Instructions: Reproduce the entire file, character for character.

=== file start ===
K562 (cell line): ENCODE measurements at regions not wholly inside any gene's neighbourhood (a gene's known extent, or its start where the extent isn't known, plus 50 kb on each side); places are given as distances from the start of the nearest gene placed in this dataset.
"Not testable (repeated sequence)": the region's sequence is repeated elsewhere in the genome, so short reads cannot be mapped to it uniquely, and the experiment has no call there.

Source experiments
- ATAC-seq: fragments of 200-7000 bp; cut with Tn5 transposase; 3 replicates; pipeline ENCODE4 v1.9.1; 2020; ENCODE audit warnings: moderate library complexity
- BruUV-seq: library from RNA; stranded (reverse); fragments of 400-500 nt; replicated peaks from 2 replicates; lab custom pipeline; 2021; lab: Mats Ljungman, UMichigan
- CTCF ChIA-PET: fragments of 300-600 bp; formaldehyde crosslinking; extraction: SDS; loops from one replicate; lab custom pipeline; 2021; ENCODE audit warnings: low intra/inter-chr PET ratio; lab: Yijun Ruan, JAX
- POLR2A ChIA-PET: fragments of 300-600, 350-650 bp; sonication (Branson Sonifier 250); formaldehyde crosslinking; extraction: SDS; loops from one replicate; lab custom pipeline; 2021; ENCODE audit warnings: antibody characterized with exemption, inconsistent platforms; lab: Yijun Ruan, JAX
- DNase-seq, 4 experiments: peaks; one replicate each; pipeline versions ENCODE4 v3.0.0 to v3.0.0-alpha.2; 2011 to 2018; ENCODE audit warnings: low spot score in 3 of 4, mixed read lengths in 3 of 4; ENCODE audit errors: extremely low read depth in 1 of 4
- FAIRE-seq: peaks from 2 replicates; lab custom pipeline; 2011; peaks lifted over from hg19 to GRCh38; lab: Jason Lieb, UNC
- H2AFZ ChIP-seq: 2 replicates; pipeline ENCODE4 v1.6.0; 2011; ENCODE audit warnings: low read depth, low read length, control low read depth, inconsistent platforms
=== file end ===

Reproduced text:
K562 (cell line): ENCODE measurements at regions not wholly inside any gene's neighbourhood (a gene's known extent, or its start where the extent isn't known, plus 50 kb on each side); places are given as distances from the start of the nearest gene placed in this dataset.
"Not testable (repeated sequence)": the region's sequence is repeated elsewhere in the genome, so short reads cannot be mapped to it uniquely, and the experiment has no call there.

Source experiments
- ATAC-seq: fragments of 200-7000 bp; cut with Tn5 transposase; 3 replicates; pipeline ENCODE4 v1.9.1; 2020; ENCODE audit warnings: moderate library complexity
- BruUV-seq: library from RNA; stranded (reverse); fragments of 400-500 nt; replicated peaks from 2 replicates; lab custom pipeline; 2021; lab: Mats Ljungman, UMichigan
- CTCF ChIA-PET: fragments of 300-600 bp; formaldehyde crosslinking; extraction: SDS; loops from one replicate; lab custom pipeline; 2021; ENCODE audit warnings: low intra/inter-chr PET ratio; lab: Yijun Ruan, JAX
- POLR2A ChIA-PET: fragments of 300-600, 350-650 bp; sonication (Branson Sonifier 250); formaldehyde crosslinking; extraction: SDS; loops from one replicate; lab custom pipeline; 2021; ENCODE audit warnings: antibody characterized with exemption, inconsistent platforms; lab: Yijun Ruan, JAX
- DNase-seq, 4 experiments: peaks; one replicate each; pipeline versions ENCODE4 v3.0.0 to v3.0.0-alpha.2; 2011 to 2018; ENCODE audit warnings: low spot score in 3 of 4, mixed read lengths in 3 of 4; ENCODE audit errors: extremely low read depth in 1 of 4
- FAIRE-seq: peaks from 2 replicates; lab custom pipeline; 2011; peaks lifted over from hg19 to GRCh38; lab: Jason Lieb, UNC
- H2AFZ ChIP-seq: 2 replicates; pipeline ENCODE4 v1.6.0; 2011; ENCODE audit warnings: low read depth, low read length, control low read depth, inconsistent platforms